As Formula 1 entered its new era in 2022, not much was certain given the complexity of the new regulations.
Would one of the big teams stumble and drop the ball or could a midfield runner find a loophole in the rules to steal an advantage a la Brawn in 2009 with the double diffuser?
One thing that was guaranteed however was that Zhou Guanyu would win 'Rookie of the Year' award by dint of being the only rookie on the 2022 grid.
Stepping up from Formula 2, Zhou was partnered at Alfa Romeo by Valtteri Bottas - who elected to depart Mercedes after five seasons as Lewis Hamilton's sidekick.
China's first ever full-time Grand Prix driver feels that while he gave a good acquittal of himself, learning from 10-time race winner Bottas was also a crucial part of his maiden campaign.
Zhou proud to have delivered
Just before the Abu Dhabi Grand Prix brought down the curtain on his first campaign at the top level, RacingNews365.com sat down with Zhou for an exclusive, wide-ranging chat.
"I'm quite happy with the progress I've made as a driver - being in F1 is all about pressure," he explains.
"I was worried about how I would handle this pressure at the start of the year, but it seems to be going well.
"The way I've focused and got to my reference [point], [making] no mistakes [has been good].
"I achieved more than I wanted to get but on paper there is a bit more [we could have achieved] because of the DNFs in some races, but at least I was able to show my potential."
Zhou was labelled by some after his step-up as a pay-driver, despite an impressive record in Formula 2, but he was quick to point out how he silenced those critics.
"The objective was to show the people who doubt me that I am capable of doing the job, but the question was: 'How long do I need to be up to speed to score my first point?'," he says.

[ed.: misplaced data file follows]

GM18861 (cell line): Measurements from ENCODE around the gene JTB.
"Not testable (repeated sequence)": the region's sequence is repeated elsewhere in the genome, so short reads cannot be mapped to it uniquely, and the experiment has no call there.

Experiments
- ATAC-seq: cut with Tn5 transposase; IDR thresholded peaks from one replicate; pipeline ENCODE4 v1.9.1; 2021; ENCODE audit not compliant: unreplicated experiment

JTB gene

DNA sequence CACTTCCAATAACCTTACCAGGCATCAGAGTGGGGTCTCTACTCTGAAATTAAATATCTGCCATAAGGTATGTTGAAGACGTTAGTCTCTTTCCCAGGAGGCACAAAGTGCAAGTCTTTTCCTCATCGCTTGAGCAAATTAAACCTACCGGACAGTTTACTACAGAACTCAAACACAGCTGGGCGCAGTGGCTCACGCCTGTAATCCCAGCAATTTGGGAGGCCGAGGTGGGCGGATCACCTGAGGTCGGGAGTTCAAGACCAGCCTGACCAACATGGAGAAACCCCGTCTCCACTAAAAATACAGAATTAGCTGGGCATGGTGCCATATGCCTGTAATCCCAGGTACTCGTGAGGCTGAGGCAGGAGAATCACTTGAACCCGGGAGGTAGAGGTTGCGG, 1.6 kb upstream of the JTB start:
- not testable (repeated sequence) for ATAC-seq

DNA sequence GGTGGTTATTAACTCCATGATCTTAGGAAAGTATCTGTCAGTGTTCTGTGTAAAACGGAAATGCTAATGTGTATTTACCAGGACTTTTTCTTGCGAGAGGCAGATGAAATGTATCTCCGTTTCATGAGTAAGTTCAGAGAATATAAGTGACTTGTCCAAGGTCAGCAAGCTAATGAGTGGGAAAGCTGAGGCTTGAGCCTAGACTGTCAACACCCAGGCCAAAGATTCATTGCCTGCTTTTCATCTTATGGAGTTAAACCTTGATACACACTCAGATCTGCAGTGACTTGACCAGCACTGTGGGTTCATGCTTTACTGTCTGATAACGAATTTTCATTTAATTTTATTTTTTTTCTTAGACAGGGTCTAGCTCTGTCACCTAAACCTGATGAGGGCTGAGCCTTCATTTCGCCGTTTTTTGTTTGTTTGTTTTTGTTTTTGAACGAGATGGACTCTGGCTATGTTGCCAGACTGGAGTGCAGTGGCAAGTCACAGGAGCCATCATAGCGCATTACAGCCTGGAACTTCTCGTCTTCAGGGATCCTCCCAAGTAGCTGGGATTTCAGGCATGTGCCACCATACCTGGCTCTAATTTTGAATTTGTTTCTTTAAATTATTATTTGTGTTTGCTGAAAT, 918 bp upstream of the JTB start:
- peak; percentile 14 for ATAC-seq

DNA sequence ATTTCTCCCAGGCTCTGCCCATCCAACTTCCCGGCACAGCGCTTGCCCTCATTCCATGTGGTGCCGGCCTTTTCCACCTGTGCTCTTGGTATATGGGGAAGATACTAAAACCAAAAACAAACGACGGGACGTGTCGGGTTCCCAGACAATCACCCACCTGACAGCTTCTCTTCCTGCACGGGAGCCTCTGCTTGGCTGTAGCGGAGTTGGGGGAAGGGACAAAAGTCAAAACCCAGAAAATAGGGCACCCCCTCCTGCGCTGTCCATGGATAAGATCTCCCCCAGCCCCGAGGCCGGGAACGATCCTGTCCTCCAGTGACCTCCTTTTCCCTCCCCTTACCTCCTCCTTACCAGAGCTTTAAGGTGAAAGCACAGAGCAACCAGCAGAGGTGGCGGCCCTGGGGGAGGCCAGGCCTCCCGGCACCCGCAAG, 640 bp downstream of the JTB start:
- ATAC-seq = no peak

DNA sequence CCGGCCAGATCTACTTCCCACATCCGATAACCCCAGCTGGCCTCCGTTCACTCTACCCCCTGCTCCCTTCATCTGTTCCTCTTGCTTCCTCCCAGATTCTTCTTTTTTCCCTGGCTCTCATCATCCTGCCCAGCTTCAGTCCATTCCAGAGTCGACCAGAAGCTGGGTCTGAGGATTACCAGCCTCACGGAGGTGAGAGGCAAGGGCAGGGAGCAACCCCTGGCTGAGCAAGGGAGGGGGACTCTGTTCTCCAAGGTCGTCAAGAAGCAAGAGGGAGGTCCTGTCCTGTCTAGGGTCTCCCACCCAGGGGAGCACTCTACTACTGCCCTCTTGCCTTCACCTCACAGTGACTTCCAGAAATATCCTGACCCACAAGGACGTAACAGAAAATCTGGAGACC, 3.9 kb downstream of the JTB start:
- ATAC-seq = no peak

"And as it happened in the first race (10th place on debut in Bahrain), the pressure was off.
"I was happy at switching people's support - so I was really happy with how I performed on track."
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New regulations helped Zhou
Given the overhaul cars received from 2021 to 2022, all drivers faced a challenge in getting to grips with how best to extract performance from them.
Zhou - whose 18th place finish in the standings did not reflect his underlying pace or closeness to Bottas - believes that this was not a factor as the drivers should be able to get in any car and make it go fast.
"In general, it's not really an advantage or disadvantage," he ponders carefully.
"Because driving an F1 car needs experience, and I didn't have a lot.
"I'm sure that if you put a driver like Valtteri or Lewis [Hamilton] in the car, it'll be much faster straightaway.
"That is just normal for me, and for me, the question is can we work as a team [to overcome] this lack of knowledge, but it has all come together well."
Given the experience differential between Zhou and Bottas - a veteran of 200 Grand Prix starts - the former was also more than happy to let his teammate lead the development push throughout the campaign.
"It is good to have at least one experienced driver in the team because yes, two people can push each other and it explains why the team leader is usually the one to make the difference, while the other one is still learning" he says.
"That's exactly how I learnt this year, working with Valtteri, learning how to work with the team on little details that can make a big difference.
"All of this when considered together can make the team stronger.
"It is difficult to be here in F1 and [on the pace] straightaway."
Zhou grateful for home support
As the first Chinese driver to race in a Grand Prix, Zhou says he receives "massive support" from fans back home - and is eager to race on home soil.
However, while at the time of the interview, the Chinese Grand Prix was on the provisional 2023 calendar, it has since been dropped.
This is as the Chinese government and president Xi Jinping are following a 'zero Covid' policy where the virus must be totally eradicated before restrictions can be lifted.
Given China's slow uptake of the vaccine and hesitancy among older generations, this is proving to be something of a challenge.
It means that F1 cannot return to Shanghai until 2024 at the earliest - five years after the last Chinese GP.
"I know that Formula 1 and motorsports are very popular in China," he explains.
"Of course the next big step will be to have a Grand Prix in China, and the people watching you so they can see it live - I am passionate about this and it will be amazing.
"It is something I look forward to the most."
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